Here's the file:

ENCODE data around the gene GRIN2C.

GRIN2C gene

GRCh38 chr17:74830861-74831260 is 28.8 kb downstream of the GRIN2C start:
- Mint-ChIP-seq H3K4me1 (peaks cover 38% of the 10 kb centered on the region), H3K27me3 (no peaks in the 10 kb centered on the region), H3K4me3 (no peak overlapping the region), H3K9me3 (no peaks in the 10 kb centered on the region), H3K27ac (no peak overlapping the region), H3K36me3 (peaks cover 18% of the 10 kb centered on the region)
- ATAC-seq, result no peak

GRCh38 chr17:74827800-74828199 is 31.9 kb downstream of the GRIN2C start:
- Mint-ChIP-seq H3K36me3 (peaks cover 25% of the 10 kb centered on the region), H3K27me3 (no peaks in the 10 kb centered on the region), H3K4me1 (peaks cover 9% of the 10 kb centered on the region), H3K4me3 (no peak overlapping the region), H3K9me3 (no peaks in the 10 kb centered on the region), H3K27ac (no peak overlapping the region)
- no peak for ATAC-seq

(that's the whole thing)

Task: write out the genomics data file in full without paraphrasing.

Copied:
ENCODE data around the gene GRIN2C.

GRIN2C gene

GRCh38 chr17:74830861-74831260 is 28.8 kb downstream of the GRIN2C start:
- Mint-ChIP-seq H3K4me1 (peaks cover 38% of the 10 kb centered on the region), H3K27me3 (no peaks in the 10 kb centered on the region), H3K4me3 (no peak overlapping the region), H3K9me3 (no peaks in the 10 kb centered on the region), H3K27ac (no peak overlapping the region), H3K36me3 (peaks cover 18% of the 10 kb centered on the region)
- ATAC-seq, result no peak

GRCh38 chr17:74827800-74828199 is 31.9 kb downstream of the GRIN2C start:
- Mint-ChIP-seq H3K36me3 (peaks cover 25% of the 10 kb centered on the region), H3K27me3 (no peaks in the 10 kb centered on the region), H3K4me1 (peaks cover 9% of the 10 kb centered on the region), H3K4me3 (no peak overlapping the region), H3K9me3 (no peaks in the 10 kb centered on the region), H3K27ac (no peak overlapping the region)
- no peak for ATAC-seq